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Community sponsorship allows individuals, groups and organizations to collaborate to emotionally, socially and financially support the reception and integration of refugees in third countries.

Canada was the first country to implement a private sponsorship program in 1978, allowing corporate and citizen groups to sponsor refugees. For a long time this was the only program in this area. In 2012, Australia launched its pilot, leading other countries to follow, recognizing its importance, especially after 2015, with the worsening humanitarian crisis in Syria and the Mediterranean.

There is no single definition for refugee sponsorship schemes as there are multiple models and programs to be implemented. In these, groups, individuals or organizations take responsibility for supporting refugees for a period of time. This support tends to be emotional, social and financial. The terms “private sponsorship” and “community sponsorship” are often used interchangeably, often having the same meaning. Despite the slight difference, private sponsorship programs differ from community sponsorship programs according to the nature of the sponsors. In the former, the sponsors are mostly private institutions, such as corporations or universities, and in the latter, they are community groups of citizens and organizations that share responsibilities between state or local authorities and private actors.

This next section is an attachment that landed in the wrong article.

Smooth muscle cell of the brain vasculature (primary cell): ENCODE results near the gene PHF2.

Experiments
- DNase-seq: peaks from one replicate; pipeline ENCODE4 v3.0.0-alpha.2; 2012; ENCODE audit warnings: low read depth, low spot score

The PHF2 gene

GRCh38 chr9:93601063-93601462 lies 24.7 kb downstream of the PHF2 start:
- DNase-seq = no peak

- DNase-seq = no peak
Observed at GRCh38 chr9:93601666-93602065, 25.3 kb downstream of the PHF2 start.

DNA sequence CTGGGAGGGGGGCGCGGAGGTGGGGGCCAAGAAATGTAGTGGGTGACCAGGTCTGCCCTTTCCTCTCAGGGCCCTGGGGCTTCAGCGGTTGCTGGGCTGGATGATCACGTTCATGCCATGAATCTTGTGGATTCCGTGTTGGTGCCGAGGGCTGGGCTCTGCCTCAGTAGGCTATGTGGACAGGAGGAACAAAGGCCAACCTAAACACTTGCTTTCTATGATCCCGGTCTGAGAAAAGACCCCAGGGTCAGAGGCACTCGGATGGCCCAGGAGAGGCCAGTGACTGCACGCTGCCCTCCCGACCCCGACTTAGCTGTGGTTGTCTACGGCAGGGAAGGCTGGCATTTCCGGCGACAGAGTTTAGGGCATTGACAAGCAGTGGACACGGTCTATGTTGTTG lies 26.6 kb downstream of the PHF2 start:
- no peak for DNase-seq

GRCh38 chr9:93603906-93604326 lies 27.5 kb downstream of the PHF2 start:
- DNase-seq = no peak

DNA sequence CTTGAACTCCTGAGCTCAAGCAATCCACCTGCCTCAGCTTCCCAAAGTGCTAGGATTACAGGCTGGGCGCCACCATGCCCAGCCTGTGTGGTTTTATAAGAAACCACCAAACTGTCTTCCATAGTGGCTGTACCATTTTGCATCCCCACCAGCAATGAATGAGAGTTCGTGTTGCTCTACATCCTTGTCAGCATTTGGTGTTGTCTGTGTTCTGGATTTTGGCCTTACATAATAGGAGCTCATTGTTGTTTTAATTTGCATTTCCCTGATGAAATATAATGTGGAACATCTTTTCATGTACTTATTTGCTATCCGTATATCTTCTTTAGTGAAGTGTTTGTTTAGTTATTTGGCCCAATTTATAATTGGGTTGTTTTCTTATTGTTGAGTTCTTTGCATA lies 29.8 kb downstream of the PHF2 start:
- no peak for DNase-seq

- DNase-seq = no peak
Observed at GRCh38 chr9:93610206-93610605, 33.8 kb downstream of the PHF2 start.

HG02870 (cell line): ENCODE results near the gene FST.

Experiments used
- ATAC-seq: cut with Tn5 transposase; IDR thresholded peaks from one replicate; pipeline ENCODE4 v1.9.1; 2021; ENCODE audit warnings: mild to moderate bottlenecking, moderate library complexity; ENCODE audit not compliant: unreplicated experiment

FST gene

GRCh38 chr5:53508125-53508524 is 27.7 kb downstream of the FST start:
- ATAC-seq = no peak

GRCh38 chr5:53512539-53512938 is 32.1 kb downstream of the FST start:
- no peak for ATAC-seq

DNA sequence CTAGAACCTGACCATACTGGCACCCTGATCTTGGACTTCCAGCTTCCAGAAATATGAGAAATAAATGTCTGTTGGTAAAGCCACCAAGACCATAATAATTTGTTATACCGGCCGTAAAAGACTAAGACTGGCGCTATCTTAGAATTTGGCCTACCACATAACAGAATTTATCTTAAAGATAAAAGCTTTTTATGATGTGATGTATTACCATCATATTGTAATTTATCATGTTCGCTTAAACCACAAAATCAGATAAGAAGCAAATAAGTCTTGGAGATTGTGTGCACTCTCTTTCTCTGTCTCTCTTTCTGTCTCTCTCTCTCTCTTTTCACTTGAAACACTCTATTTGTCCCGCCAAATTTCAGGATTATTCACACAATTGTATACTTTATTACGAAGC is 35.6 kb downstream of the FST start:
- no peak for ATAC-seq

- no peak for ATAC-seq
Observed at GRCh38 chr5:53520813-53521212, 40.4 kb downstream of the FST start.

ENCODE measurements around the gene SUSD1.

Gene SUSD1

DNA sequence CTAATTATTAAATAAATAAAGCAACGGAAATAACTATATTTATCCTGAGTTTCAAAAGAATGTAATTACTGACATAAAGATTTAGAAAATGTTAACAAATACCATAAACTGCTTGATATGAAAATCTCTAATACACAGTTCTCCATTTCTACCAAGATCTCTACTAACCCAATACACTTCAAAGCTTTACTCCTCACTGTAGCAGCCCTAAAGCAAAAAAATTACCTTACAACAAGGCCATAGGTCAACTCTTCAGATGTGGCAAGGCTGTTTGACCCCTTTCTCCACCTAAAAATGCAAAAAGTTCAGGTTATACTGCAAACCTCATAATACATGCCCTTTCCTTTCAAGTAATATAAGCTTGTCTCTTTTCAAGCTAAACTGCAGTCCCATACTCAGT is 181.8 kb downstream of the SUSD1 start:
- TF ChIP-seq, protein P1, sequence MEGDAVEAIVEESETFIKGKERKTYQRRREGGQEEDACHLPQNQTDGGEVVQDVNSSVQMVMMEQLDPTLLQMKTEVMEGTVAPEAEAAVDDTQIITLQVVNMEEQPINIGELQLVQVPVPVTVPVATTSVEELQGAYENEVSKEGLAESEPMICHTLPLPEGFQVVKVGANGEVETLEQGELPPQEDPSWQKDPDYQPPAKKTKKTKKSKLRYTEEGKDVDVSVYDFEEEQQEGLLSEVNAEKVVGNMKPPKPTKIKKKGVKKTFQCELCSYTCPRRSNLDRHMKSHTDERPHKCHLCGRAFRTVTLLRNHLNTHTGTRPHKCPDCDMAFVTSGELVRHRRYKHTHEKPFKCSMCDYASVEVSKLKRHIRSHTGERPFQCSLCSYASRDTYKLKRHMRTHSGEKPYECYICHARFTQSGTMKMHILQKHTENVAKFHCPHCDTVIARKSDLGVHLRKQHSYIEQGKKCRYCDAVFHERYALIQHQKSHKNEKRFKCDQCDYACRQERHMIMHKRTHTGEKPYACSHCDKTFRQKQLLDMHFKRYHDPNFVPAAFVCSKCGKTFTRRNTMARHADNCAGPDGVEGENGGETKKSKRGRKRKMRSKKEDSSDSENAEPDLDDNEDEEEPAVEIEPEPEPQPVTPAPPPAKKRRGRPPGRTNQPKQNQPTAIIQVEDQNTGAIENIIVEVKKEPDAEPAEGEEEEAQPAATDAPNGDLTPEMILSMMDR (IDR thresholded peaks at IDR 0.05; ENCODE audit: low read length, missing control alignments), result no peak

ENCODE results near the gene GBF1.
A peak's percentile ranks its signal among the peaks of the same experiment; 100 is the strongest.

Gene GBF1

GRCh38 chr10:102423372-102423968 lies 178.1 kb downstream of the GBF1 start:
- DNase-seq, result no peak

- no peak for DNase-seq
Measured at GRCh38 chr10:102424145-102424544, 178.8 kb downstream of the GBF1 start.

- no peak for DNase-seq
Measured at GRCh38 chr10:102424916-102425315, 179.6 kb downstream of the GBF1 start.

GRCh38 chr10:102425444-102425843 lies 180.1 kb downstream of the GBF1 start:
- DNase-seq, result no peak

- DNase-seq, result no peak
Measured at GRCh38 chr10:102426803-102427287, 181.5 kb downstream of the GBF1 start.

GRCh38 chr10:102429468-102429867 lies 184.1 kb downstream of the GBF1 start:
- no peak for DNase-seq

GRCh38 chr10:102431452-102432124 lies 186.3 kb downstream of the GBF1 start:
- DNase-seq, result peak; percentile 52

"The experience has been completely transformative for my community. It has brought different elements of our community together in an extraordinary way. Everything we have given has been given back to us by ten by the most amazing, inspiring and resilient family I have ever known."

Major Nick Coke, Raynes Park Pastoral Community, London, UK

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